New Poets of Native Nations is seriously captivating.
Graywolf Press’ collection of Native Nations writers isn’t comprehensive—and it doesn’t intend to be. Editor Heid E. Erdrich has collected poems by 21 writers, all of whom began publishing in the 21st century and many of whom are in the “emerging voice” realm of poets who’ve yet to publish a second book. Within those criteria, there’s a great diversity of ages, affiliations, schools and styles. I didn’t fall in love with every poem or every poet represented, and I don’t think anyone should ever expect to with an anthology. But this book is a wonderful, needed, vital breath of air.
This anthology is an essential resource for anyone who wants to discover new, contemporary American voices. It encompasses writers of diverse ages, language influences and stylistic preoccupations, celebrants and mourners, historians and dreamers, taxonomists and mystics. Some of these poets were already familiar to me; several were not. Some thrilled me (Janet McAdams and Layli Long Soldier in particular); some I won’t be in a hurry to seek out. With such a mosaic of styles and themes and voices, that will probably be the case for most readers. Personal taste is…well, personal. But the pure craft and diligence that went into developing this anthology are beyond debate.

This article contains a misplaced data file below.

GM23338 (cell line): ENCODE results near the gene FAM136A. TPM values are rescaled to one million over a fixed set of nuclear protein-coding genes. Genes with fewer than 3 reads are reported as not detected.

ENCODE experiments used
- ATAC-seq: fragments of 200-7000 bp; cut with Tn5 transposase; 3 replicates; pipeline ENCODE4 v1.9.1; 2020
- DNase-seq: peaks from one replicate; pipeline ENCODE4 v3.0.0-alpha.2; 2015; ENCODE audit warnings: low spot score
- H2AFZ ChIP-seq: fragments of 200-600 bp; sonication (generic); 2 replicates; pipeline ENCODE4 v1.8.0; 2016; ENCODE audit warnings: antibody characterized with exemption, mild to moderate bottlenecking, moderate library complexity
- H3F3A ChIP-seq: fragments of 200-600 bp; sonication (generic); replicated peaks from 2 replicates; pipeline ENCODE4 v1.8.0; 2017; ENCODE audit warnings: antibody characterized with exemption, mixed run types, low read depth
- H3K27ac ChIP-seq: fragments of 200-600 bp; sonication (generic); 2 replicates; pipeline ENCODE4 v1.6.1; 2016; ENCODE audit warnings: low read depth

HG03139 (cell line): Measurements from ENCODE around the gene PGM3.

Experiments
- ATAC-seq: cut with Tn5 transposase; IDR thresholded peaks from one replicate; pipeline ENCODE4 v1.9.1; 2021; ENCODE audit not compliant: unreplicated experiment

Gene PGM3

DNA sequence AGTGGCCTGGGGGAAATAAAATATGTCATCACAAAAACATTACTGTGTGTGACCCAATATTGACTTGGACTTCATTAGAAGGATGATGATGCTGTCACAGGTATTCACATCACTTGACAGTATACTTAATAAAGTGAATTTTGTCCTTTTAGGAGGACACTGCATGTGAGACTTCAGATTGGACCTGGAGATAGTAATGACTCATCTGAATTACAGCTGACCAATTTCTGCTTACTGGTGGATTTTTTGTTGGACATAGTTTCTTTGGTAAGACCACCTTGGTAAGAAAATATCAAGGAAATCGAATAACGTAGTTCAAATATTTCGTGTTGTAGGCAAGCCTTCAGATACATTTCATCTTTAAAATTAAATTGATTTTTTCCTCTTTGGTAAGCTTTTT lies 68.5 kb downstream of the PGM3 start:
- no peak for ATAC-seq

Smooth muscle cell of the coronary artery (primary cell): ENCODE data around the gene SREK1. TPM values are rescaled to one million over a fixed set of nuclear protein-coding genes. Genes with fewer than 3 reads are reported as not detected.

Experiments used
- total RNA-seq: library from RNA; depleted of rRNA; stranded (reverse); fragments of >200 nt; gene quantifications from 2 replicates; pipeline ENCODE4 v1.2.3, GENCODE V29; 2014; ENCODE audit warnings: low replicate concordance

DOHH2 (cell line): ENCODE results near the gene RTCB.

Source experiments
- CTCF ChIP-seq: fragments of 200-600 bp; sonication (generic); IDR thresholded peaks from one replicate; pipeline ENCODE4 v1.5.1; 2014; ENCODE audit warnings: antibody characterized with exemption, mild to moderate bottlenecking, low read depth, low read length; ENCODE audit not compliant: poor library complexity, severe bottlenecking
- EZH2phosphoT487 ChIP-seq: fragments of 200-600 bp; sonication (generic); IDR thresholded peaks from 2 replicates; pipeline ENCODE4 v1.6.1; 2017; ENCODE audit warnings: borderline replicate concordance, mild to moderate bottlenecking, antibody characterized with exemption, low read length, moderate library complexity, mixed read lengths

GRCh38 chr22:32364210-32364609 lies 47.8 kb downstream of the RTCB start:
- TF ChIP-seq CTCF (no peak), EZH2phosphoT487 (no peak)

New Poets of Native Nations is a wonderfully conceived collection, full of exciting juxtapositions, rich language and a fine equipoise between generosity and restraint. It’s safe to say New Poets of Native Nations is an essential read.
Amy Glynn is a poet, essayist and fiction writer. She lives in the San Francisco Bay Area.